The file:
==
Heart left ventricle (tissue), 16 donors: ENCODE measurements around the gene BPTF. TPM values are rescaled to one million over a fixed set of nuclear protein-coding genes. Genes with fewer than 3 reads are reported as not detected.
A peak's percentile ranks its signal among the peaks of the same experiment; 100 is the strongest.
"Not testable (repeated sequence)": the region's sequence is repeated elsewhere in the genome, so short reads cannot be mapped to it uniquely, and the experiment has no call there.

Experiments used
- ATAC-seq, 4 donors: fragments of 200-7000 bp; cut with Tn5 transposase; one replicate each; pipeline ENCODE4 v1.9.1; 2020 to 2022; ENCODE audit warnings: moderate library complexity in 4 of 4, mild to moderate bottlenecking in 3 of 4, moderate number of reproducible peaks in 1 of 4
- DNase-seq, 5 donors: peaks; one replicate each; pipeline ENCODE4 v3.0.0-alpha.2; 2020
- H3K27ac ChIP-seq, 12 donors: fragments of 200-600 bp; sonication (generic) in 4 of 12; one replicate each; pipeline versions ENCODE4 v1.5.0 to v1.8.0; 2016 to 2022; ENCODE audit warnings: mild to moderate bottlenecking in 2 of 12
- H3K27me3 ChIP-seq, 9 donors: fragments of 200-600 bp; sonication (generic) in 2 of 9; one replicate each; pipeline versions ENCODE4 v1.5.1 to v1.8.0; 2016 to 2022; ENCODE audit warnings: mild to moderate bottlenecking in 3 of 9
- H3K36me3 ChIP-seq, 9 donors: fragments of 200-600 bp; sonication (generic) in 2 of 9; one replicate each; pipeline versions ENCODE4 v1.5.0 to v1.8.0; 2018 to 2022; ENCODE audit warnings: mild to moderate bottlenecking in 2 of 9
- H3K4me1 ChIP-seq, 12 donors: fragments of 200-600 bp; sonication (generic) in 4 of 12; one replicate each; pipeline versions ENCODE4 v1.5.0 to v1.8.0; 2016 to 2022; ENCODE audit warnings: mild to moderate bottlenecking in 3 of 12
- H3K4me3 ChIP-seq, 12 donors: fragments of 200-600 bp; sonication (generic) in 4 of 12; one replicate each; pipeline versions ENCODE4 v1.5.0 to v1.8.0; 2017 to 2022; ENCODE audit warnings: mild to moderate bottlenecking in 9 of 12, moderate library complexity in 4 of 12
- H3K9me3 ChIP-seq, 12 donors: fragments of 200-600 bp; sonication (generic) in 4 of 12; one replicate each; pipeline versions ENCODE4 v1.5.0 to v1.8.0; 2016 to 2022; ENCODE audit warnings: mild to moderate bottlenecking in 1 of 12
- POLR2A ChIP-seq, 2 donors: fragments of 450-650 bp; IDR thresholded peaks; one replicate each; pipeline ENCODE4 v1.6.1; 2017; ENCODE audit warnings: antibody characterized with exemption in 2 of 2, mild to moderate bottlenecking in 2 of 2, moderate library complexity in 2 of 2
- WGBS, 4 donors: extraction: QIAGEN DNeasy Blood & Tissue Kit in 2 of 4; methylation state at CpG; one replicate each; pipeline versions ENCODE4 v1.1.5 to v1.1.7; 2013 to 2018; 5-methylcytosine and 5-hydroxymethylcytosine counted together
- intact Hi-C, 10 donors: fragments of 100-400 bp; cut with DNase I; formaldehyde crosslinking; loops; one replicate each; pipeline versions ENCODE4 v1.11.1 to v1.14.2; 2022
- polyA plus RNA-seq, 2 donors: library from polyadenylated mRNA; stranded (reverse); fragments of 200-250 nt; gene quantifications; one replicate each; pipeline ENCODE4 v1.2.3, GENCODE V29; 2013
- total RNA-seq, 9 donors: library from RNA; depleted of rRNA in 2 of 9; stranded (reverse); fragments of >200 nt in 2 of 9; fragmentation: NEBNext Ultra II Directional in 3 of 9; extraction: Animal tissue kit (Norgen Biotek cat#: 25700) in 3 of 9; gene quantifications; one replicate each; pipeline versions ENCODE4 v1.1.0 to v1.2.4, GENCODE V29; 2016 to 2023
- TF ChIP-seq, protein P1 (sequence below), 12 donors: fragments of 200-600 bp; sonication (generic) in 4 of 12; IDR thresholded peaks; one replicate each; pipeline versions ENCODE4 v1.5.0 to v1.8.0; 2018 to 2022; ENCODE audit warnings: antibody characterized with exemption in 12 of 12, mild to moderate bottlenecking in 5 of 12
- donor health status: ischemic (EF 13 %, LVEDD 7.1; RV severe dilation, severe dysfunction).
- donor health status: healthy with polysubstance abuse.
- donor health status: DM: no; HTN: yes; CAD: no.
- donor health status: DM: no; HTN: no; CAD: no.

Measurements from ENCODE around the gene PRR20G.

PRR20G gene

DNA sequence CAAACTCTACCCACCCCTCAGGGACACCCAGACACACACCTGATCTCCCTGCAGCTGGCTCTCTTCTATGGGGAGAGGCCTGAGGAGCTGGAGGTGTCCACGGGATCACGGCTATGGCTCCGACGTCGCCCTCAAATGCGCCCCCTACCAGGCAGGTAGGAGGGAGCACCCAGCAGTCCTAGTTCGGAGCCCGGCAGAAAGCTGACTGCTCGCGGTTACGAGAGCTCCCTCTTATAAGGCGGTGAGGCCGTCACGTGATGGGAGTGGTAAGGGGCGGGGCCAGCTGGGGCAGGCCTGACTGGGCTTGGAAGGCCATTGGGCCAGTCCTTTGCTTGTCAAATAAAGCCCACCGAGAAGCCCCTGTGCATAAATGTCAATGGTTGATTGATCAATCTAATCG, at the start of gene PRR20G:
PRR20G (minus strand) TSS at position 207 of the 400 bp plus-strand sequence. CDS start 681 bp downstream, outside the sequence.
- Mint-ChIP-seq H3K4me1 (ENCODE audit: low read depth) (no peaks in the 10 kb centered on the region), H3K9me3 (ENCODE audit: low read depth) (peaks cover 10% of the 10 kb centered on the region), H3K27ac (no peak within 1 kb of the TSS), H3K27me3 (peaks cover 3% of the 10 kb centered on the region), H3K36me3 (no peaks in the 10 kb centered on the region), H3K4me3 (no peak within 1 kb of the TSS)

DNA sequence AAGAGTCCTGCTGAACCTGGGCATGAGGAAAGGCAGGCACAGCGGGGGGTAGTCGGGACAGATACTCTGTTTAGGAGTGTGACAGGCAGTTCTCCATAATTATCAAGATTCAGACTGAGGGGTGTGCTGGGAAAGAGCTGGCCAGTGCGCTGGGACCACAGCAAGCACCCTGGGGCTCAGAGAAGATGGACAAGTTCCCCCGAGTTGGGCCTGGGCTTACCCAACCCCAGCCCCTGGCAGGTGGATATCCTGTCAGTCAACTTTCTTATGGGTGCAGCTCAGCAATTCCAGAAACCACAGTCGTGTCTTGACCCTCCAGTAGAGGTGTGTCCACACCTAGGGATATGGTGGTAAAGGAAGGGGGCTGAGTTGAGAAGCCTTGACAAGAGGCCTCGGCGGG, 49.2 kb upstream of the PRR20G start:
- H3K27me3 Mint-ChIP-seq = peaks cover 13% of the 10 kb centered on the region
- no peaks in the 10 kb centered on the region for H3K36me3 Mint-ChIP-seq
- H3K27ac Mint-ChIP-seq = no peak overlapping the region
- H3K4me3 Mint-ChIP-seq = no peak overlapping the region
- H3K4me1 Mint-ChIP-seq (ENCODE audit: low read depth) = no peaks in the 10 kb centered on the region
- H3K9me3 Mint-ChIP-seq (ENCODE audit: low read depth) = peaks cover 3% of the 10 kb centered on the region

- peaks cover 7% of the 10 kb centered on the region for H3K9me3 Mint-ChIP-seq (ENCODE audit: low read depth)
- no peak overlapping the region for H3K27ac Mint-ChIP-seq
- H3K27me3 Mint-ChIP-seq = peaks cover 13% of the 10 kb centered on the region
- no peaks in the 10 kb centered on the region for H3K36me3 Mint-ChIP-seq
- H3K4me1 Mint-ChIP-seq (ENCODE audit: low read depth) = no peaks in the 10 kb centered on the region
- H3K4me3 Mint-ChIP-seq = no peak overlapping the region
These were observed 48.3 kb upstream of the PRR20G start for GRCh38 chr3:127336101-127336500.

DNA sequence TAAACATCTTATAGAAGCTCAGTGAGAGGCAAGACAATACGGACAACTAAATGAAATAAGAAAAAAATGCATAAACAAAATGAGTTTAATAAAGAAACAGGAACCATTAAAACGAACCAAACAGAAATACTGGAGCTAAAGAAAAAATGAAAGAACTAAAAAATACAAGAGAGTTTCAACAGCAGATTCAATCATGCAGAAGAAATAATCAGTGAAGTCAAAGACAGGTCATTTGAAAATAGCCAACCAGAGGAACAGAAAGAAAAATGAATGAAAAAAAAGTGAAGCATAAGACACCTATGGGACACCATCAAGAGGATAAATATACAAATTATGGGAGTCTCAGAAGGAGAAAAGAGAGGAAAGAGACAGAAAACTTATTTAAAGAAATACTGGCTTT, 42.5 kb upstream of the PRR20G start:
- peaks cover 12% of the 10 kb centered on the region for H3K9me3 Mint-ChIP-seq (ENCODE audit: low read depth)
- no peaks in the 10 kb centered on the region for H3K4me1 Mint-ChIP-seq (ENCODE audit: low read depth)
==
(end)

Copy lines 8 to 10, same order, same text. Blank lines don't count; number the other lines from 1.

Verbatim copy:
- H3K27me3 ChIP-seq, 9 donors: fragments of 200-600 bp; sonication (generic) in 2 of 9; one replicate each; pipeline versions ENCODE4 v1.5.1 to v1.8.0; 2016 to 2022; ENCODE audit warnings: mild to moderate bottlenecking in 3 of 9
- H3K36me3 ChIP-seq, 9 donors: fragments of 200-600 bp; sonication (generic) in 2 of 9; one replicate each; pipeline versions ENCODE4 v1.5.0 to v1.8.0; 2018 to 2022; ENCODE audit warnings: mild to moderate bottlenecking in 2 of 9
- H3K4me1 ChIP-seq, 12 donors: fragments of 200-600 bp; sonication (generic) in 4 of 12; one replicate each; pipeline versions ENCODE4 v1.5.0 to v1.8.0; 2016 to 2022; ENCODE audit warnings: mild to moderate bottlenecking in 3 of 12